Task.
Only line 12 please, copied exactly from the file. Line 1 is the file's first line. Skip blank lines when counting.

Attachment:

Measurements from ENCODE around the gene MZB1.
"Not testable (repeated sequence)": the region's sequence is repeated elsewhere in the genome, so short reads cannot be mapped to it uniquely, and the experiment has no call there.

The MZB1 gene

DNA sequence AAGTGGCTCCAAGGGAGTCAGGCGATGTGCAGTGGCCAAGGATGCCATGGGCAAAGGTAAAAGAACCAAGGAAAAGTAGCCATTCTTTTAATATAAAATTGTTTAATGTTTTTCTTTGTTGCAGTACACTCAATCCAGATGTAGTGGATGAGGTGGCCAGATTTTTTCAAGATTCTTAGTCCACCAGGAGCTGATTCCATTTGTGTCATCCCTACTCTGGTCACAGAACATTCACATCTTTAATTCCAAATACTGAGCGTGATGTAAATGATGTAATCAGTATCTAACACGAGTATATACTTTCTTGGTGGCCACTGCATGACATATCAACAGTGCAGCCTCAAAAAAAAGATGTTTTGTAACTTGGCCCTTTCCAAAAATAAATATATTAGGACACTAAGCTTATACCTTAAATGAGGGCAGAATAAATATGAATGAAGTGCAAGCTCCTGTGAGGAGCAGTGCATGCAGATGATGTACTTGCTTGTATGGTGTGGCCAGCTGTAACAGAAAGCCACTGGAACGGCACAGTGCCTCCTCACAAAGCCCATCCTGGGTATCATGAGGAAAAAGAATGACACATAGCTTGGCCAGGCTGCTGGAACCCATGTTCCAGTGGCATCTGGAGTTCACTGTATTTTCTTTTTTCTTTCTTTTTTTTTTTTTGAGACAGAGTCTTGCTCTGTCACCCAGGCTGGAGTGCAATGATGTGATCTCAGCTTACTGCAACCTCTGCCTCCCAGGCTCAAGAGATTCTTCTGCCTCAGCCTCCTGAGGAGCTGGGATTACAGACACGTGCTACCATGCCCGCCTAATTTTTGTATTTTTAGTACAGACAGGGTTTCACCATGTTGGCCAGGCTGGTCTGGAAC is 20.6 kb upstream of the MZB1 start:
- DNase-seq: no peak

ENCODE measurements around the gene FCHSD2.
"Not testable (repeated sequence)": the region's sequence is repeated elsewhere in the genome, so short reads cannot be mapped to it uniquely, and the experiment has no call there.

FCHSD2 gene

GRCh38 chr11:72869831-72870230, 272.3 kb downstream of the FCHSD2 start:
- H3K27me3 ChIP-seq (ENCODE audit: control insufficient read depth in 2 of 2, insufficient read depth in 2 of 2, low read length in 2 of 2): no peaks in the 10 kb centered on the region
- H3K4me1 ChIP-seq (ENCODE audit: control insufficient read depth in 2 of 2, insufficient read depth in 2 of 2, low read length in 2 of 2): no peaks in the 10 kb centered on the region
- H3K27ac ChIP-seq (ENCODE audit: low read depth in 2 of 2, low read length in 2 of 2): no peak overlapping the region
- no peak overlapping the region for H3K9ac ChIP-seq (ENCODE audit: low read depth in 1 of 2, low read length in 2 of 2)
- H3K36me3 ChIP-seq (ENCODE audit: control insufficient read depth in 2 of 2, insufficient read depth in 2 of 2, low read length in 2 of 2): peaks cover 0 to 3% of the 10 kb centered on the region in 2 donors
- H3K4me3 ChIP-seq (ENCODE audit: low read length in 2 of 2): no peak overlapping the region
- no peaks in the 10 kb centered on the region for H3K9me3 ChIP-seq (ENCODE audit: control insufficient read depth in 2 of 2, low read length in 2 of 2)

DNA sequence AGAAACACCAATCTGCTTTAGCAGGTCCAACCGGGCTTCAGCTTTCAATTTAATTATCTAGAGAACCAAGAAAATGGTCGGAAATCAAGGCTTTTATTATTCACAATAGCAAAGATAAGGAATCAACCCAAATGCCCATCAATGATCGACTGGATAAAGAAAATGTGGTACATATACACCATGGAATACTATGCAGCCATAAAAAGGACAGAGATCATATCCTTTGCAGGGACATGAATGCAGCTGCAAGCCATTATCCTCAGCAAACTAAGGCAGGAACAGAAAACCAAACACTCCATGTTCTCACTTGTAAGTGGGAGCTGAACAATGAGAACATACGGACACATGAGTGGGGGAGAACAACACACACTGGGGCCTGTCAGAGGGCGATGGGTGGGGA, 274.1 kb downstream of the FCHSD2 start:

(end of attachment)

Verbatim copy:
- H3K27ac ChIP-seq (ENCODE audit: low read depth in 2 of 2, low read length in 2 of 2): no peak overlapping the region